It's hard to know how seriously to take a version of the opera Carmen's "Habanera" with its warning to beware a "kiss of fire" (the lyrics are attributed to Ruth and Thomas Martin). The usually stately "Some Enchanted Evening" works surprisingly well, done briskly and lightly - a nice change of pace (literally). Two other Rodgers tunes, with Hart lyrics are on hand: "I Could Write a Book" (I'm even beginning to like the goofy back-up vocals there) and "I Didn't Know What Time It Was," also treated easily, breezily, and a little cheesily, with a dearth of rich romantic feel. Roome for Love might have made room for a couple of love songs taken more seriously.
For her second album, Karen Egert has a bunch of very good tunes (standards, saloon songs, three bits of Brazil by Jobim) and a bunch of very good musicians. She has John Pizzarelli on guitar plus Linc Millman (bass) Harry Allen (sax) and a couple of Tonys: Tony Monte on piano and Tony Tedesco drumming. Bucky Pizzarelli is guest guitarist on "I Keep. Going Back to Joe's" and "In the Wee Small Hours of the Morning," both bringing lilt to the lonely laments. Karen's phrasing is natural and rather fresh, with diction that is clear but unforced. In such expert instrumental jazz hands, there's much to love listening to, though I keep wishing for more guitar in the mix. I content myself with John's guitar being front and center with a dreamy ballad version of "You Go to My Head," and Cole Porter's "All of You" which begins innocently and simply and adds more sass, sax and sex as things build and starts to sizzle.
This is one of those albums that I like and appreciate more each time I hear it. It seemed distractingly overly girlish-cutesy at times the first couple of times I heard it some time back. Coming back to it this week, I find it more just generally warm and fuzzy and comfy, in the best way possible. I still find Karen a bit tentative with with some of the jazzier elements, tiptoeing somewhat, and her sad songs resist full immersion into the depths of sorrow. They're a lighter shade of blue, but that's OK for now. I sense she's still developing and growing. Her self-written "Could You Be Mine" is warm and wistful, with a traditional structure; on the meatier side, it's good to have another version of the strong recent song "I Can't Make You Love Me," best known by the Bonnie Raitt version. "I Remember You" is not very memorable, with no particular character or point of view; sounding merely content with happy thoughts shortchanges the potential in the Johnny Mercer lyric. On the plus side, cozy Karen has a gentle, pretty voice and a respectful approach to the standards, sung with affection. To quote one of the samba song titles here, her sound and affect are "So Nice."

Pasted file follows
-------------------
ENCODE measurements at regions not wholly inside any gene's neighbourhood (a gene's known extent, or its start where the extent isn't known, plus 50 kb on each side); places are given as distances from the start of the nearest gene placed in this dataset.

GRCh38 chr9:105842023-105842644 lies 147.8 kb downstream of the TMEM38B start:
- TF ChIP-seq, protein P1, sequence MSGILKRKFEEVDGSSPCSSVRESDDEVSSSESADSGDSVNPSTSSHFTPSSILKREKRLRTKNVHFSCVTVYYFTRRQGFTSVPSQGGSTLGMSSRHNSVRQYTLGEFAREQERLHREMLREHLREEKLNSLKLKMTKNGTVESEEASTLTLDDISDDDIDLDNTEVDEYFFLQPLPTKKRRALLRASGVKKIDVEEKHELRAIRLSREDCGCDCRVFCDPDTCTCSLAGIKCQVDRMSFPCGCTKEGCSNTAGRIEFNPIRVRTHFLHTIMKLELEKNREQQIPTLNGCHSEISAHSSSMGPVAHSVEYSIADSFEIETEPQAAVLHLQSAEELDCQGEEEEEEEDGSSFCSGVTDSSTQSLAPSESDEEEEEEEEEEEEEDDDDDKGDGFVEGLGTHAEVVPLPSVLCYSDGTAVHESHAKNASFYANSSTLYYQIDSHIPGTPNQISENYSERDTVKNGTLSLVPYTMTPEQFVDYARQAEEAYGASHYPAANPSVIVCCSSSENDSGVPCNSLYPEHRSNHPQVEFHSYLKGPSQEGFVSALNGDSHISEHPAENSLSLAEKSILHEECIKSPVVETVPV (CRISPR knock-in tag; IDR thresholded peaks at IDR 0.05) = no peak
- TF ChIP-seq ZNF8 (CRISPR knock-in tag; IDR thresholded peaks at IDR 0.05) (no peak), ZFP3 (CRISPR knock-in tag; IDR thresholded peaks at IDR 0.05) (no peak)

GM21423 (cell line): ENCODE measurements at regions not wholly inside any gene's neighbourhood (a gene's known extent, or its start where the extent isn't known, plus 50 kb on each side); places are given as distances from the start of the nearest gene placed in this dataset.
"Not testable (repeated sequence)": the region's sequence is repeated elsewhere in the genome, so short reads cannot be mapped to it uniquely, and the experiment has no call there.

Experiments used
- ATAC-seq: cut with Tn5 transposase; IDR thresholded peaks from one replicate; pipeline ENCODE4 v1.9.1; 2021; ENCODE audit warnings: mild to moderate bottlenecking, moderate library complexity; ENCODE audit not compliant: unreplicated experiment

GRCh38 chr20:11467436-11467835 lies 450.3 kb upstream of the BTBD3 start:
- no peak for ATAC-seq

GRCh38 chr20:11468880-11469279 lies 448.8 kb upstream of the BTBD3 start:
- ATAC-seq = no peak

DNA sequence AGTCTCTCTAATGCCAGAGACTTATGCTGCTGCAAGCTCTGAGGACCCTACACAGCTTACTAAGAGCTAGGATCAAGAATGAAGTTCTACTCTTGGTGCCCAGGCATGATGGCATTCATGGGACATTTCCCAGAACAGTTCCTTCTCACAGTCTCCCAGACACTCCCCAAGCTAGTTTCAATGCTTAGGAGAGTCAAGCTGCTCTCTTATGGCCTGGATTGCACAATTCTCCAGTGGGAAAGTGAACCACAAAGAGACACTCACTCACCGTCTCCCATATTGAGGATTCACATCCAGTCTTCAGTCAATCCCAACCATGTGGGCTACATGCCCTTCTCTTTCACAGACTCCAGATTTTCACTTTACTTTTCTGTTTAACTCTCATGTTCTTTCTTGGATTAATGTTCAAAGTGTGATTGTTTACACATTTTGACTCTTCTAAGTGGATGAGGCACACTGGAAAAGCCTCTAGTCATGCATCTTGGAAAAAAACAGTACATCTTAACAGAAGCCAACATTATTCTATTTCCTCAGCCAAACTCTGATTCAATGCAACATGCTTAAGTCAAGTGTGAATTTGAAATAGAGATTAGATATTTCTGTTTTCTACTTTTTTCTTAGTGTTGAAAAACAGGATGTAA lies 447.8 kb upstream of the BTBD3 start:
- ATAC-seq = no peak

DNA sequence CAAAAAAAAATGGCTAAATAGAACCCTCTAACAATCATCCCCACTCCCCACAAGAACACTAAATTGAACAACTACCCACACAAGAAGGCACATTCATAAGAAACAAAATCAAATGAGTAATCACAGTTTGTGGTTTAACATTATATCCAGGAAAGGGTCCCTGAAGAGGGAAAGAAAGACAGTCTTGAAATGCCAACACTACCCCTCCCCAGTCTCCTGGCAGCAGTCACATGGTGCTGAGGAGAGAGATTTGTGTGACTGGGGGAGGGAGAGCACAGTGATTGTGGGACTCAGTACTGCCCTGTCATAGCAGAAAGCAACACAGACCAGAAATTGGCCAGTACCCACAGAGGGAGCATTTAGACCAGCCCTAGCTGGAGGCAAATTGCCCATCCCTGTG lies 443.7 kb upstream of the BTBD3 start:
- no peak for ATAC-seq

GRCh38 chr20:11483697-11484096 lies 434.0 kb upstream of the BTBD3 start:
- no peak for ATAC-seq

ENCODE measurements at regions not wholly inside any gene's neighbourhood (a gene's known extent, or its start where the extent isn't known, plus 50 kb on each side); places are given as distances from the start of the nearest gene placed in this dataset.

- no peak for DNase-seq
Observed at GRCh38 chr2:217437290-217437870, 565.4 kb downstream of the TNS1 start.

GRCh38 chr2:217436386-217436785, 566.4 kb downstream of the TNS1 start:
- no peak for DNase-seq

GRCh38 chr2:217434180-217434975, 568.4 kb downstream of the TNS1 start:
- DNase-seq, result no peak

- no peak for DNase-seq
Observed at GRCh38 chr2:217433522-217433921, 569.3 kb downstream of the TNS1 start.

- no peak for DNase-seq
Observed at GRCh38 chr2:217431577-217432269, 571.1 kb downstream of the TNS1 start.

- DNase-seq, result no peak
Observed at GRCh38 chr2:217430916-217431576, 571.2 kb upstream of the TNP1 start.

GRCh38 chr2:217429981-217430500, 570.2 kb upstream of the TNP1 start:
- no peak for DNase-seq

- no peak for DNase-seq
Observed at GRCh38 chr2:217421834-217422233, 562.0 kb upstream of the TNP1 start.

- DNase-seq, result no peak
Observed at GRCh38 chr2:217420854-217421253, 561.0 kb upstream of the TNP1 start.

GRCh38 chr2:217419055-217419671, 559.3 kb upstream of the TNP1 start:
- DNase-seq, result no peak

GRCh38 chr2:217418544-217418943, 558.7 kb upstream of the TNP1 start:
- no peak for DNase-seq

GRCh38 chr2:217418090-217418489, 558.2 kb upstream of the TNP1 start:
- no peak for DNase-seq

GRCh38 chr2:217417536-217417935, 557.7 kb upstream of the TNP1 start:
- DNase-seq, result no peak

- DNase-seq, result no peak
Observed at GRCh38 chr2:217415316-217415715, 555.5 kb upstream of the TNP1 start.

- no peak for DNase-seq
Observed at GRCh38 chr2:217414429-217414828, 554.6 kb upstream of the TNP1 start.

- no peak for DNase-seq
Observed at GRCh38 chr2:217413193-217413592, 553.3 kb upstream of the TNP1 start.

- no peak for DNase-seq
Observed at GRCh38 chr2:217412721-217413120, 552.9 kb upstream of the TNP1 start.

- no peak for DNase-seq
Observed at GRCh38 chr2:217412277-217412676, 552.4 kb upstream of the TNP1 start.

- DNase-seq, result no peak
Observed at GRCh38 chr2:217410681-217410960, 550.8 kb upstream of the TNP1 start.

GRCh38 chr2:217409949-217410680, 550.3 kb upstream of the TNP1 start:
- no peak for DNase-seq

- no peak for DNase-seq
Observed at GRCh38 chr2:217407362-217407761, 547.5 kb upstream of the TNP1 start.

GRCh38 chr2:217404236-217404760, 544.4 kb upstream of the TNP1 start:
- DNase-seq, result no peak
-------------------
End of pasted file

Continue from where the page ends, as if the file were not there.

The course of true love doesn't run smooth, and it isn't all smooth sailing on Tom Grounds' collection of love songs, Love for Sale. When he's good, he's very good, but ... well, this latest album is rather uneven with some unfortunate misses when he pushes his voice and strains for a note. There's more good news than bad and a couple of tracks that are just OK, rather undistinguished compared to some really outstanding work in singing and storytelling.
The Texas-based cabaret singer, who's done a bit of performing in New York cabarets, has a prior full-length CD and a Christmas EP. He sings here with the jazzy Buddy Shanahan Trio, and the album features brief and enjoyable instrumental tracks called "martini music" alternating with the vocal selections. Virtually all of the songs are from musical theatre. A medley of "Mean to Me" and "What'll I Do," where the vocalist does his best singing and acting, is head and shoulders far above anything else. It's believably vulnerable, involving, and heartrending. A notable story-song called "Dog Passages" is also very effective, looking back at pets who've come and gone as a gay man ages and reflects on his human relationships, too. It's from the revue Too Old for the Chorus, written by Mark Winkler and Shelly Markham. Two cheery Frank Loesser numbers are also standouts, both featuring appealing collaborations with other singers: the cute "Been a Long Day" (How to Succeed in Business ...) with Linda K. Leonard and Todd Hart, then Hart and Gary Floyd male-bonding with Tom as most happy fellas "Standing on the Corner."
The problems come on a few tracks that overreach for the ultra-ardent or ultra-jazzy, and it's jarring and unfortunate. But there are welcome successful realizations, like a smooth and open-hearted "Do You Know What It Means to Miss New Orleans?" and the comedic lament about a bedmate who's still there, unwanted, with expectations "The Morning After" (a Marcy Heisler/ Zina Goldrich gem). You'll hear a sincerity and earnestness that come through and a basically very pretty tenor sound when Grounds stays on solid ground.
Replacing our usual "Under the Radar" column this week, instead of a look at the shouldn't-be-overlooked, we go not under the radar but ....
UNDER THE CHRISTMAS TREE